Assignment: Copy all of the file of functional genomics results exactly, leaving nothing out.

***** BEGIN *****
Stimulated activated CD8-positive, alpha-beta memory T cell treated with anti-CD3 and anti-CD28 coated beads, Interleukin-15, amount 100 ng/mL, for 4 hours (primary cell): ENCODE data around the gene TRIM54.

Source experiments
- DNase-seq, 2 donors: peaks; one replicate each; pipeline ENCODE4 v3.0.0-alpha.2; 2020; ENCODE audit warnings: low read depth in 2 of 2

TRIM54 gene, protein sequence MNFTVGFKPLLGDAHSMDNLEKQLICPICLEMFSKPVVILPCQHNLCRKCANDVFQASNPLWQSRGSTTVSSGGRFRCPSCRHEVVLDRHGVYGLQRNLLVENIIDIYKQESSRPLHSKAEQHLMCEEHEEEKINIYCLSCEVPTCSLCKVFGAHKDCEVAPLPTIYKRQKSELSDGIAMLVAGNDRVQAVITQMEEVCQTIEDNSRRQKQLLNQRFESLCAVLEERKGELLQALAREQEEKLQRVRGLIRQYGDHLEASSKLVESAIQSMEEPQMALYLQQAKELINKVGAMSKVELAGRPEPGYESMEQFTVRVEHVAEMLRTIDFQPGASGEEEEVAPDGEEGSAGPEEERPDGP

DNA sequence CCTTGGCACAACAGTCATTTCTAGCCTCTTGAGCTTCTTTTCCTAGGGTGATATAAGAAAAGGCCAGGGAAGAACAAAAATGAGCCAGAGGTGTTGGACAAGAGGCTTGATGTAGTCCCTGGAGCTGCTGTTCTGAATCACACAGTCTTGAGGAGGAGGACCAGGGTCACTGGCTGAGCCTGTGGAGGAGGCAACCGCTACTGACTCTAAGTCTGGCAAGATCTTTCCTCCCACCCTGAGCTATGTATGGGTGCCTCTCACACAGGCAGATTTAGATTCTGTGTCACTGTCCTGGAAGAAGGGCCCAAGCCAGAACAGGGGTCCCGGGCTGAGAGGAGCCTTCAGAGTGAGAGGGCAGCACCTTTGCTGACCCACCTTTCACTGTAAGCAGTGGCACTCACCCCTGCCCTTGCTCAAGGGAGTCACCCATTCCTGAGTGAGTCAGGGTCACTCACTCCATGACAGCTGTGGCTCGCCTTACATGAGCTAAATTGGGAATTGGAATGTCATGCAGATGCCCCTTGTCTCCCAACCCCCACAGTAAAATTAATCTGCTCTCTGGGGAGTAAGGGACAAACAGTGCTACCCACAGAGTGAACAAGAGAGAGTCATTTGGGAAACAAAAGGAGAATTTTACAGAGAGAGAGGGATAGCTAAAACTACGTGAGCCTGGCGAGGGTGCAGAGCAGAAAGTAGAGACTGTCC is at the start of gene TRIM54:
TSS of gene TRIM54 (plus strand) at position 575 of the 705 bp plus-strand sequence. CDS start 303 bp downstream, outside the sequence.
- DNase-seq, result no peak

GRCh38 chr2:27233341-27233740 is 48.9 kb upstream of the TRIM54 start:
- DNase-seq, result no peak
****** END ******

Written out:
Stimulated activated CD8-positive, alpha-beta memory T cell treated with anti-CD3 and anti-CD28 coated beads, Interleukin-15, amount 100 ng/mL, for 4 hours (primary cell): ENCODE data around the gene TRIM54.

Source experiments
- DNase-seq, 2 donors: peaks; one replicate each; pipeline ENCODE4 v3.0.0-alpha.2; 2020; ENCODE audit warnings: low read depth in 2 of 2

TRIM54 gene, protein sequence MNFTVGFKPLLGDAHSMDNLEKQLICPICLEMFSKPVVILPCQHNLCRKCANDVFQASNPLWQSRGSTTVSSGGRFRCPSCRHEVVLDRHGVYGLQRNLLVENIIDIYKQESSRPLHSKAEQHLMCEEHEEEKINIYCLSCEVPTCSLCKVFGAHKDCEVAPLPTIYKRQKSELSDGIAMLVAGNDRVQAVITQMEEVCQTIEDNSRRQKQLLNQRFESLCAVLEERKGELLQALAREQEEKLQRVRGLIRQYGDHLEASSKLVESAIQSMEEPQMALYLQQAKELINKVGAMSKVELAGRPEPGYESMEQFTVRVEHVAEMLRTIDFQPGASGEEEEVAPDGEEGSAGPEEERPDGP

DNA sequence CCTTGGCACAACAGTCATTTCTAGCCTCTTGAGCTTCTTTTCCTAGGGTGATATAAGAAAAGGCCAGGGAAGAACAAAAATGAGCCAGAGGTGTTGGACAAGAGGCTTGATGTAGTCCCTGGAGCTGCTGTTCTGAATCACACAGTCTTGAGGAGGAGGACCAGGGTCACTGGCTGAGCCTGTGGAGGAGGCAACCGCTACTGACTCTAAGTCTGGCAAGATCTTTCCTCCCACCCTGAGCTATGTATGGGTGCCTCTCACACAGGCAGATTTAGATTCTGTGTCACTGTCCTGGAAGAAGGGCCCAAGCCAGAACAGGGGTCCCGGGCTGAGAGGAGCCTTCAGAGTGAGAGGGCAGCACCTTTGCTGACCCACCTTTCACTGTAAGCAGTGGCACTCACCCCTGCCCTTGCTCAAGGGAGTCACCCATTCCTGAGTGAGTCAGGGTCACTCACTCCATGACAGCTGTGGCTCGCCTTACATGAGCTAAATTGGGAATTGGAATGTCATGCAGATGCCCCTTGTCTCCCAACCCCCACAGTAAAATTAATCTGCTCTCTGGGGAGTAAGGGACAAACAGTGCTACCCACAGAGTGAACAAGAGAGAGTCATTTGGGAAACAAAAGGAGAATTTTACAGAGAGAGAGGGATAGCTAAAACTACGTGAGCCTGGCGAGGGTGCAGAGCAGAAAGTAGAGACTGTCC is at the start of gene TRIM54:
TSS of gene TRIM54 (plus strand) at position 575 of the 705 bp plus-strand sequence. CDS start 303 bp downstream, outside the sequence.
- DNase-seq, result no peak

GRCh38 chr2:27233341-27233740 is 48.9 kb upstream of the TRIM54 start:
- DNase-seq, result no peak